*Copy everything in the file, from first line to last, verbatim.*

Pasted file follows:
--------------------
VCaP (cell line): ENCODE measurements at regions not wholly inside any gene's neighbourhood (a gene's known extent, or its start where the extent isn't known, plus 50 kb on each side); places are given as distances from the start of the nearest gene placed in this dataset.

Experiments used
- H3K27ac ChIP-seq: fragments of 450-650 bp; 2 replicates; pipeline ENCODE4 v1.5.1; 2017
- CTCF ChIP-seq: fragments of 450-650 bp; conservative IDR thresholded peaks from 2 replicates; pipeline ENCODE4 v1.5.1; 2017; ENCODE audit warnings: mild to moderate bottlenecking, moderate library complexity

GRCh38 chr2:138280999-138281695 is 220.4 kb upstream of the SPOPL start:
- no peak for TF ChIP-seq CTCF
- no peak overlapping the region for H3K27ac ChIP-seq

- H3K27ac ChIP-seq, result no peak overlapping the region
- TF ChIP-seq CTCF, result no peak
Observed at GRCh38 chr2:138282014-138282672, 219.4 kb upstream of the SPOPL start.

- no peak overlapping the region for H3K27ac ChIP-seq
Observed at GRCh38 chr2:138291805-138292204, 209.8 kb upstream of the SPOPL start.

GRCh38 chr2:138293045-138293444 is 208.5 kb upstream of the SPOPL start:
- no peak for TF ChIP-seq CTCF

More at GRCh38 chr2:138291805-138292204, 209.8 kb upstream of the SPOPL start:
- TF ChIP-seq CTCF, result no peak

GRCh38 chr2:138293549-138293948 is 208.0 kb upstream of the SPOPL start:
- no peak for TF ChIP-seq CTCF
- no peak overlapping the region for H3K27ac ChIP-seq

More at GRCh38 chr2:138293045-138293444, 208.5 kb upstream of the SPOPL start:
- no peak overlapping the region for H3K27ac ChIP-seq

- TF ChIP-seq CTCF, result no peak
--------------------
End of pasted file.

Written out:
VCaP (cell line): ENCODE measurements at regions not wholly inside any gene's neighbourhood (a gene's known extent, or its start where the extent isn't known, plus 50 kb on each side); places are given as distances from the start of the nearest gene placed in this dataset.

Experiments used
- H3K27ac ChIP-seq: fragments of 450-650 bp; 2 replicates; pipeline ENCODE4 v1.5.1; 2017
- CTCF ChIP-seq: fragments of 450-650 bp; conservative IDR thresholded peaks from 2 replicates; pipeline ENCODE4 v1.5.1; 2017; ENCODE audit warnings: mild to moderate bottlenecking, moderate library complexity

GRCh38 chr2:138280999-138281695 is 220.4 kb upstream of the SPOPL start:
- no peak for TF ChIP-seq CTCF
- no peak overlapping the region for H3K27ac ChIP-seq

- H3K27ac ChIP-seq, result no peak overlapping the region
- TF ChIP-seq CTCF, result no peak
Observed at GRCh38 chr2:138282014-138282672, 219.4 kb upstream of the SPOPL start.

- no peak overlapping the region for H3K27ac ChIP-seq
Observed at GRCh38 chr2:138291805-138292204, 209.8 kb upstream of the SPOPL start.

GRCh38 chr2:138293045-138293444 is 208.5 kb upstream of the SPOPL start:
- no peak for TF ChIP-seq CTCF

More at GRCh38 chr2:138291805-138292204, 209.8 kb upstream of the SPOPL start:
- TF ChIP-seq CTCF, result no peak

GRCh38 chr2:138293549-138293948 is 208.0 kb upstream of the SPOPL start:
- no peak for TF ChIP-seq CTCF
- no peak overlapping the region for H3K27ac ChIP-seq

More at GRCh38 chr2:138293045-138293444, 208.5 kb upstream of the SPOPL start:
- no peak overlapping the region for H3K27ac ChIP-seq

- TF ChIP-seq CTCF, result no peak